John's tangled relationship with Brian Epstein was an example of his capacity to be alternately cruel and kind.  Epstein was homosexual and he had a crush on John.  John used this against Epstein when he felt like it.  When Epstein was working on an autobiography, he asked the band if they had any ideas for a title.  John's reply: 'Why don't you call it Queer Jew?'  Yet John had considerable respect for Epstein's business and management skills and when Epstein died in 1967 it was another devastating loss in John's life. 

     
  16. You have chosen to ignore posts from ZILLAGOD. Show ZILLAGOD's posts

    Re: Lennon & McCartney - recent bios read - things learned or confirmed

    On the other hand , Great Britian has never been known as a wonderful place for kids from working-class families to grow up in.

    So, even though John had it tough as a youth so did many other young Brits.

    Joe Strummer was shipped off to a boarding school and rarely saw his parents for many years, his brother committed suicide and Joe worked as a gravedigger. I remember an interview where he described England in the early 70's as a miserable place for young people with almost no opportunity for advancement or even a low-paying job ( CAREER OPPORTUNITIES, THE ONES THAT NEVER KNOCK....) This is where the anger and complete frustration of the British punk movement comes from....( GOD SAVE THE QUEEN, THE FASCIST REGIME....).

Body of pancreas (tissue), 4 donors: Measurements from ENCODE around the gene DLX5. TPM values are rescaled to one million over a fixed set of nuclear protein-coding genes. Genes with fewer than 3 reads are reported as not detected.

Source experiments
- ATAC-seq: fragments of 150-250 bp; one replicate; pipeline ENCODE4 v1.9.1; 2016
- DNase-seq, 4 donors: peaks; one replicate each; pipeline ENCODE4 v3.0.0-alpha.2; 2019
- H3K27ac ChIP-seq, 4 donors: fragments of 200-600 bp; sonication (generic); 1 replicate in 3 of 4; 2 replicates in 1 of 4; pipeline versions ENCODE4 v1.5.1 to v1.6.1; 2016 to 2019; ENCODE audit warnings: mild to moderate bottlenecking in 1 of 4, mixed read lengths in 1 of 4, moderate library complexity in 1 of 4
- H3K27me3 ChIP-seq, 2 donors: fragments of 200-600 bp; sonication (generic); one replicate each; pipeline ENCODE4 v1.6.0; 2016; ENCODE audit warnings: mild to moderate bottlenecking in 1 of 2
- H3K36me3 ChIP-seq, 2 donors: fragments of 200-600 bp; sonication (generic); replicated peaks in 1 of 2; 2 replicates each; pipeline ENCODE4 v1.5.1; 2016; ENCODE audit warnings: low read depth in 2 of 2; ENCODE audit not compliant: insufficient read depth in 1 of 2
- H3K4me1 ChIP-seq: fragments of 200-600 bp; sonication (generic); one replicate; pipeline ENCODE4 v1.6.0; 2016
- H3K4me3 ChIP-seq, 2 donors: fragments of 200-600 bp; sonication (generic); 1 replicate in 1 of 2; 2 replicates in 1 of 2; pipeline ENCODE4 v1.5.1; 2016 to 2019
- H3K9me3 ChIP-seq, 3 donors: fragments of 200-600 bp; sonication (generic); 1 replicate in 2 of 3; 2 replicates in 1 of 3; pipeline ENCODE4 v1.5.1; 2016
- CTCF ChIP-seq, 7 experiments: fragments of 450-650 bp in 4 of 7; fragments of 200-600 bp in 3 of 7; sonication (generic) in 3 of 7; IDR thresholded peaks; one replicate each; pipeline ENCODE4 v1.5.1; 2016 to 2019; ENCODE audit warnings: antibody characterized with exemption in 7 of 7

Real life tragedy and misery fueled the great music that became American Blues. It also fueled both waves of Rock that came from England , in the earlly 60s and again in the mid 70s.

    The Blues was born out of complete depression and repression. British Rock was born of anger and frustration. Rap is born from anger. Perhaps the next wave of music will be born from anger and resentment that is ( and should be) abundant in out current society?

     
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    Re: Lennon & McCartney - recent bios read - things learned or confirmed